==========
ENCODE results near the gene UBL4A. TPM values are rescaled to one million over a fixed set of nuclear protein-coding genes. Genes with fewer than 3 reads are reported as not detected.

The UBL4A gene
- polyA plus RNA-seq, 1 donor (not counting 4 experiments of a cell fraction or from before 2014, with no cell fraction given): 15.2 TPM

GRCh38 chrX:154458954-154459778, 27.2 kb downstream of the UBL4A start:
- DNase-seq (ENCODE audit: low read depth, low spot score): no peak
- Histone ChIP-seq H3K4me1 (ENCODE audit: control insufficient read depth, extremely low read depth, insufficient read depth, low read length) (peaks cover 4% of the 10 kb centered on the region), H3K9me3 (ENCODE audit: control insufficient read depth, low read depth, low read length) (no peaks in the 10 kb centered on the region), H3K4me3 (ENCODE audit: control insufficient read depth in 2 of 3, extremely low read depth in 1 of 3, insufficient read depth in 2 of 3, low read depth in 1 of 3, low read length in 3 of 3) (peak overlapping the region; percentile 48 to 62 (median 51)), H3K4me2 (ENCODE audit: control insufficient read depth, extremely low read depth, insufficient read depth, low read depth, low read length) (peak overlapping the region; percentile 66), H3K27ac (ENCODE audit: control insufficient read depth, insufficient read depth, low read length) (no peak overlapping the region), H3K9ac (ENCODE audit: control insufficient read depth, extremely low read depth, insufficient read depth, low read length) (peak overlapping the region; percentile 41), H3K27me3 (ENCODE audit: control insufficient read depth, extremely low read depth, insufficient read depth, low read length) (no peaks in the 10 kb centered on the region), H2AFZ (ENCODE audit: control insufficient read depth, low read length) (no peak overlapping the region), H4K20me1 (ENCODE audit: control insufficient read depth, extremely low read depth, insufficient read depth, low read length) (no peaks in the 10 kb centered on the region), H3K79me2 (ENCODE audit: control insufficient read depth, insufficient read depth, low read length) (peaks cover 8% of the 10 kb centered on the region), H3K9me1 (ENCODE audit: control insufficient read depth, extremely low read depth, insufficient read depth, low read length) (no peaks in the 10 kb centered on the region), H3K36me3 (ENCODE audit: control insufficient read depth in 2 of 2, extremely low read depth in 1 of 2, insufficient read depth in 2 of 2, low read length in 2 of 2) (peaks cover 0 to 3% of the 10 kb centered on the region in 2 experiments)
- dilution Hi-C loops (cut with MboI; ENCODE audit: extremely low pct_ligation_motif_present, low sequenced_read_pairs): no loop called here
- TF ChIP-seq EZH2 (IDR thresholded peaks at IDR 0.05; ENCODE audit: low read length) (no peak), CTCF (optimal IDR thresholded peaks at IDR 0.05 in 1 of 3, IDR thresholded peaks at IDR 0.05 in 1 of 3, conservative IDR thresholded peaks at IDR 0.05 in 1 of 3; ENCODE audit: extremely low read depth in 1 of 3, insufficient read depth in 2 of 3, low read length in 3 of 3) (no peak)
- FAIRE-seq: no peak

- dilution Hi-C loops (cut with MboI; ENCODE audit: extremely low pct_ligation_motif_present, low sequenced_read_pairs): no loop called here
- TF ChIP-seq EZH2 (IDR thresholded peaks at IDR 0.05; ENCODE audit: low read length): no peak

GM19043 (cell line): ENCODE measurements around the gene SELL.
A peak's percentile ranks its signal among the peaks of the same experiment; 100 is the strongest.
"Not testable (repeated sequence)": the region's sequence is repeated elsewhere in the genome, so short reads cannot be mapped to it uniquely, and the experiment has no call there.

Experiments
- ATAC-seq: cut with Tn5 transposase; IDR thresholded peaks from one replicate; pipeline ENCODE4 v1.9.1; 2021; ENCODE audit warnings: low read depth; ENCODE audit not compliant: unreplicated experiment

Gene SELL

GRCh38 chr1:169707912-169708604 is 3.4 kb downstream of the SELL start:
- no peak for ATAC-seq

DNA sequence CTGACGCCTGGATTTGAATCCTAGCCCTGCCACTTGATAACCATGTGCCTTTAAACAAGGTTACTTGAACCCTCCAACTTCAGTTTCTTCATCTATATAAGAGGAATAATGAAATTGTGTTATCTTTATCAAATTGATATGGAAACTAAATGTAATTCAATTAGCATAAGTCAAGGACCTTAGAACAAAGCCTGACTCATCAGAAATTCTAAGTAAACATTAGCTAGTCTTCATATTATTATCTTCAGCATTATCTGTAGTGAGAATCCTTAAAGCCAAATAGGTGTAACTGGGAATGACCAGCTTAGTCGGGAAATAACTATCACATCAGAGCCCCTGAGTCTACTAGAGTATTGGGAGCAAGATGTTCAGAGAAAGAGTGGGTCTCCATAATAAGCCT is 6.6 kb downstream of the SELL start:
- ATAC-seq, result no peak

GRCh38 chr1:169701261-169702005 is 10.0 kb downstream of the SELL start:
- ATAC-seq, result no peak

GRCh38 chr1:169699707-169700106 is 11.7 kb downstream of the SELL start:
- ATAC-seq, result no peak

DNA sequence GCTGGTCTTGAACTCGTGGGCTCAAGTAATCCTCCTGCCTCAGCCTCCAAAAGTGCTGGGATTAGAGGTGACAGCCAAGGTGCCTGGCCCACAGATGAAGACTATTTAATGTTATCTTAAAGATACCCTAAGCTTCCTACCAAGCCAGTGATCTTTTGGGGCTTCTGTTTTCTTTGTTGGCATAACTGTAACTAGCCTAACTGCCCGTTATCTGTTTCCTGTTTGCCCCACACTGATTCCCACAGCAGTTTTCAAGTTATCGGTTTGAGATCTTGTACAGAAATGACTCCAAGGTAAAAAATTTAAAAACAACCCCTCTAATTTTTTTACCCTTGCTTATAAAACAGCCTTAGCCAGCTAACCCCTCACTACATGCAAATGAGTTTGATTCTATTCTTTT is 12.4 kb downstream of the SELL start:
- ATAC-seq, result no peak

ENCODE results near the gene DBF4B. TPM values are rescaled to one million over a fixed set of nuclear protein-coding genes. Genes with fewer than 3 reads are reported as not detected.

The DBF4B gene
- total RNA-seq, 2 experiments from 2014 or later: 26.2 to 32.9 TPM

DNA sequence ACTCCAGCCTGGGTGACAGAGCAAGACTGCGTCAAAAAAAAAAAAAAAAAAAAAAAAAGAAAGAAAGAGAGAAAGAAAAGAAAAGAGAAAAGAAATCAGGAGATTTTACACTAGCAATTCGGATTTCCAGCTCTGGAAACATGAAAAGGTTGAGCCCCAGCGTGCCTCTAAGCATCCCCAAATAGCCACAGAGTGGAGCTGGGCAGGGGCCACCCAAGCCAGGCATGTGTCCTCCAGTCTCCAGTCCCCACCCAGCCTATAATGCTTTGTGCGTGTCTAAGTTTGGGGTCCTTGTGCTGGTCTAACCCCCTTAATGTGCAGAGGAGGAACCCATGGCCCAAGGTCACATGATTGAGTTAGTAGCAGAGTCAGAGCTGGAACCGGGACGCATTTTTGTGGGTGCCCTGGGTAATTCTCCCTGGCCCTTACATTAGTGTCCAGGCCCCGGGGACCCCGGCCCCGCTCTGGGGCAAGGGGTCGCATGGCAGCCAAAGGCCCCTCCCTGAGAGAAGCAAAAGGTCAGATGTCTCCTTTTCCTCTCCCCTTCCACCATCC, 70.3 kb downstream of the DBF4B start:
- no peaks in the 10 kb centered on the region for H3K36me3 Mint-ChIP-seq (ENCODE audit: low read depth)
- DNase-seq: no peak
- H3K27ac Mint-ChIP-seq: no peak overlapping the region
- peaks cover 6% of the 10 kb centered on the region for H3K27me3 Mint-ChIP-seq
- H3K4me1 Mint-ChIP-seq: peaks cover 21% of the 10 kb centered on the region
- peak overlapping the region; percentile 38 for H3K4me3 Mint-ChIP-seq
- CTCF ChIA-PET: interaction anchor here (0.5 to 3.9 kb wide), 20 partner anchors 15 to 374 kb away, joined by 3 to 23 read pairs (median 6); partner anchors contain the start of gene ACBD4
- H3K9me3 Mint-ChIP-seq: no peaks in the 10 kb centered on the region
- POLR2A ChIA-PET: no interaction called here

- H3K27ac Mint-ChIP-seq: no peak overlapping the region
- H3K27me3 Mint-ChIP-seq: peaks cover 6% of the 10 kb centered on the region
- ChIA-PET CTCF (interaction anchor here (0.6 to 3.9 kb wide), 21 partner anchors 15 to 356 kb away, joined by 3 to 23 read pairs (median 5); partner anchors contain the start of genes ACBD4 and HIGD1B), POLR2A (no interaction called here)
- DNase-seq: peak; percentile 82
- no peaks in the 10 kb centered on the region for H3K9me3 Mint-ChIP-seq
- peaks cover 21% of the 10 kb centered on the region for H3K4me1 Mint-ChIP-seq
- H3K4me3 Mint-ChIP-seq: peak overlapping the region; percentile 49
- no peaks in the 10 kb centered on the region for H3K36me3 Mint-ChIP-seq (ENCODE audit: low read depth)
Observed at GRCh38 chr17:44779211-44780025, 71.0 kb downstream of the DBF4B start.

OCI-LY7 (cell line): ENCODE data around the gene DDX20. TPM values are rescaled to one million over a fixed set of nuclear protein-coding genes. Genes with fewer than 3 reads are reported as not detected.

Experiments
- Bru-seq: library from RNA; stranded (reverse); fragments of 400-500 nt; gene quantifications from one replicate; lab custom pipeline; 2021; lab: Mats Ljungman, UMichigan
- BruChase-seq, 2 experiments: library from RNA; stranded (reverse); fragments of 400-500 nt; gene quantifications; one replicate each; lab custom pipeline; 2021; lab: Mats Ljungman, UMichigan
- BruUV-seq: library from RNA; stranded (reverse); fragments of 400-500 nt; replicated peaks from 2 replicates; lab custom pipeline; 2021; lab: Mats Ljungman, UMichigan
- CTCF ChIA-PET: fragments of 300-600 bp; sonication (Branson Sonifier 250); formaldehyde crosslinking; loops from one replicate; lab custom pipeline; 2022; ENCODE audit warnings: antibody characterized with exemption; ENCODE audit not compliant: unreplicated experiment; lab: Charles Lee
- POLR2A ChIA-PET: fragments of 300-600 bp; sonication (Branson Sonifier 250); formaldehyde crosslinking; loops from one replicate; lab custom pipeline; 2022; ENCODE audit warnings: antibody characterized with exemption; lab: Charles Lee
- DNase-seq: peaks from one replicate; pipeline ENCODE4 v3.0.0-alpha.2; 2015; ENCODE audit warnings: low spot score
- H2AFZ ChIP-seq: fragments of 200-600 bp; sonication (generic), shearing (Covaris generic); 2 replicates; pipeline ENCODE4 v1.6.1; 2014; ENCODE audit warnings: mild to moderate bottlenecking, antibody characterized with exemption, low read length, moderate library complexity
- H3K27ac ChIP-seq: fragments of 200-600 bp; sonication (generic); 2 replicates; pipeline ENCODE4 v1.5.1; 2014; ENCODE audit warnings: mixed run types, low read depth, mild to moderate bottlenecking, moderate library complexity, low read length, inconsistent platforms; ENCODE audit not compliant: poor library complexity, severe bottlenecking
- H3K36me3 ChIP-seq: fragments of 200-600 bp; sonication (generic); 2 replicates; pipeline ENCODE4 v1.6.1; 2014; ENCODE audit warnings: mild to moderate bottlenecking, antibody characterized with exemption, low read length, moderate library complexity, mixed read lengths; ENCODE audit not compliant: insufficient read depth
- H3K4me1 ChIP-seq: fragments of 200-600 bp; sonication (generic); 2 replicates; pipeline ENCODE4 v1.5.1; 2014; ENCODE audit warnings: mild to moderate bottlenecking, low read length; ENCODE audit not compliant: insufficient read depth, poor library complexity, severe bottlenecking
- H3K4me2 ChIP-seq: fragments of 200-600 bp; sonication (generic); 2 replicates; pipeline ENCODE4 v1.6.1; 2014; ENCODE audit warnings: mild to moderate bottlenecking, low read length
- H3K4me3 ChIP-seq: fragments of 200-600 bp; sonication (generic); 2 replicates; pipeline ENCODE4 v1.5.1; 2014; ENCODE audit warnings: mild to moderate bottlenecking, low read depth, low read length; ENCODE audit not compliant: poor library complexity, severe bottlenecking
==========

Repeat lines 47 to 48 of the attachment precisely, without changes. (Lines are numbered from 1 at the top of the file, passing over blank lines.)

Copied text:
- H3K4me3 Mint-ChIP-seq: peak overlapping the region; percentile 49
- no peaks in the 10 kb centered on the region for H3K36me3 Mint-ChIP-seq (ENCODE audit: low read depth)